Role of Phospholipid Head Group Structure and Polarity in the Control of Membrane Fusion

  • Roger Sundler
Part of the Biomembranes book series (B, volume 12)


Mammalian cell membranes fulfill a multiplicity of functions, some of which appear quite contrasting. For example, plasma membranes need to constitute a stable and reliable permeability barrier but they also engage in membrane fusion events, known as endo- and exocytosis. Several intracellular membrane structures, such as parts of the endoplasmic reticulum, the Golgi apparatus, lysosomes, and small transport vesicles, take part in similar fusion processes. Membrane fusion can only be understood as a destabilization of the membrane structure at restricted sites of in-termembrane contact, followed by creation and stabilization of new membrane continuities. The molecular details of these events are not yet understood, nor the role of individual membrane components (lipids or proteins).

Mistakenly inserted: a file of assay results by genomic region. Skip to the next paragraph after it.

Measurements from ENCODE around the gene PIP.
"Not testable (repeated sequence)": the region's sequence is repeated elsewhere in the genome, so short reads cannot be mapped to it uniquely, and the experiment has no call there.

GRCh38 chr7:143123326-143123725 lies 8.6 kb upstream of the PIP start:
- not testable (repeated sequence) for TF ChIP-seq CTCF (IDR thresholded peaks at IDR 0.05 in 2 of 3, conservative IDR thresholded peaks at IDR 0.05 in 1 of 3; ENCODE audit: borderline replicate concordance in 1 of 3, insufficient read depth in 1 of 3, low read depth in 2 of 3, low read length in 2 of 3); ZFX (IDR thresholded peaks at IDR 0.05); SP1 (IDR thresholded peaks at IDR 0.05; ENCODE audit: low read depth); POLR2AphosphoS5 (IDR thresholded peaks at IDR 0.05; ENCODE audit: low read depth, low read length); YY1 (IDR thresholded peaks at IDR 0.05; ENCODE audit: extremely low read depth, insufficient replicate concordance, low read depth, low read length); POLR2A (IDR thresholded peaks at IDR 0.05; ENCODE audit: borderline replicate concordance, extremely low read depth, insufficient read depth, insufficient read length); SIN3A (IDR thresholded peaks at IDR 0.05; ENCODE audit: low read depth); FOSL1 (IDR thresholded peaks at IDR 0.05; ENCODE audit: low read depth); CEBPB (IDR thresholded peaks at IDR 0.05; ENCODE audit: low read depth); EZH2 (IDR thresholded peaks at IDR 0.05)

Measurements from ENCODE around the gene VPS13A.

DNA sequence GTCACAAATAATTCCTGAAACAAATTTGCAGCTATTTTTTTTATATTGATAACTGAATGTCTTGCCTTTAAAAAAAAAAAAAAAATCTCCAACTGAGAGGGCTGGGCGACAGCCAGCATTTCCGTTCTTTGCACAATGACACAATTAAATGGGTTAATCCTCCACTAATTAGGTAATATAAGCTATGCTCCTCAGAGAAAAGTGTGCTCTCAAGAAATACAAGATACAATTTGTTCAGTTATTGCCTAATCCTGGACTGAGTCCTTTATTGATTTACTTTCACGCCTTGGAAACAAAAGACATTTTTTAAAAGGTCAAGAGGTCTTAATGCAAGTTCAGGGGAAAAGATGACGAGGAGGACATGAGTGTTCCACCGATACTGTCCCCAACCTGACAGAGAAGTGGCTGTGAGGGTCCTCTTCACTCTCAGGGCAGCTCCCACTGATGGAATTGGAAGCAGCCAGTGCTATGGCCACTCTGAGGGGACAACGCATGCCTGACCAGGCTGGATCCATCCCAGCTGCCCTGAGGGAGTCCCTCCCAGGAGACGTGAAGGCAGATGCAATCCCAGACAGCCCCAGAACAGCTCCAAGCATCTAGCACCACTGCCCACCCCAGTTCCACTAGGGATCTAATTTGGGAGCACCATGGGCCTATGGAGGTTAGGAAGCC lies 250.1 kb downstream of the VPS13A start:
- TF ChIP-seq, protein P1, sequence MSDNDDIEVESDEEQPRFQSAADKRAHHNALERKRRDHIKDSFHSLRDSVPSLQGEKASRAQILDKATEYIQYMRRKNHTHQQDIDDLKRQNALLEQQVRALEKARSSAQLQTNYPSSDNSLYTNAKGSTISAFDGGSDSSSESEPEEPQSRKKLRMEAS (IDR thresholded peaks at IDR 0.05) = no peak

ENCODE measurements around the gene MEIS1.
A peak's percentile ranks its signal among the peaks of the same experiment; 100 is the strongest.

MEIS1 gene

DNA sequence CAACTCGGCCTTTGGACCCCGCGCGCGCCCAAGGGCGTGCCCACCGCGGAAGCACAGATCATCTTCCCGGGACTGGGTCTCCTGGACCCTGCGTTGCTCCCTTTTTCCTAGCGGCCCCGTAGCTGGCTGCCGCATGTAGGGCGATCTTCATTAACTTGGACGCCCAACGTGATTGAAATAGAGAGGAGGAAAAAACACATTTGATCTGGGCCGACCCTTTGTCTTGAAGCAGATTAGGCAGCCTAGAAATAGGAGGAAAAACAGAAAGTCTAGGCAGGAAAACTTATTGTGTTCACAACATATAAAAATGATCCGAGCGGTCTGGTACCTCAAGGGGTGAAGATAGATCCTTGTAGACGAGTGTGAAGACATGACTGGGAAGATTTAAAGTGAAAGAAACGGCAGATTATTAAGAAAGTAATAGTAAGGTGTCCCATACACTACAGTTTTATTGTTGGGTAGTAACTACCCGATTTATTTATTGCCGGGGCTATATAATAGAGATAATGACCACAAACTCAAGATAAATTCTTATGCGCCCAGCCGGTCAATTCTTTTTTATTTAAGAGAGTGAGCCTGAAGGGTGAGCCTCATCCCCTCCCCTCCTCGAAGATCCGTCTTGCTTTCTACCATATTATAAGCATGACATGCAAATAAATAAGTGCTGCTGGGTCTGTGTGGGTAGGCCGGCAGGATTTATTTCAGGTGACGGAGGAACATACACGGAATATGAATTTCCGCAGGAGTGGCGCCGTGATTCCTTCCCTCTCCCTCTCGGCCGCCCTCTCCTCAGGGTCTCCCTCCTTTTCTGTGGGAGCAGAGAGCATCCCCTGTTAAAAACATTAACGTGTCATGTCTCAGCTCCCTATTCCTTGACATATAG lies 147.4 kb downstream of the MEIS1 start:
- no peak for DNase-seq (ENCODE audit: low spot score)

Head Group Membrane Fusion Phospholipid Vesicle Anionic Lipid Bilayer Vesicle 
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Copyright information

© Plenum Press, New York 1984

Authors and Affiliations

  • Roger Sundler
    • 1
  1. 1.Department of Physiological ChemistryUniversity of LundLundSweden

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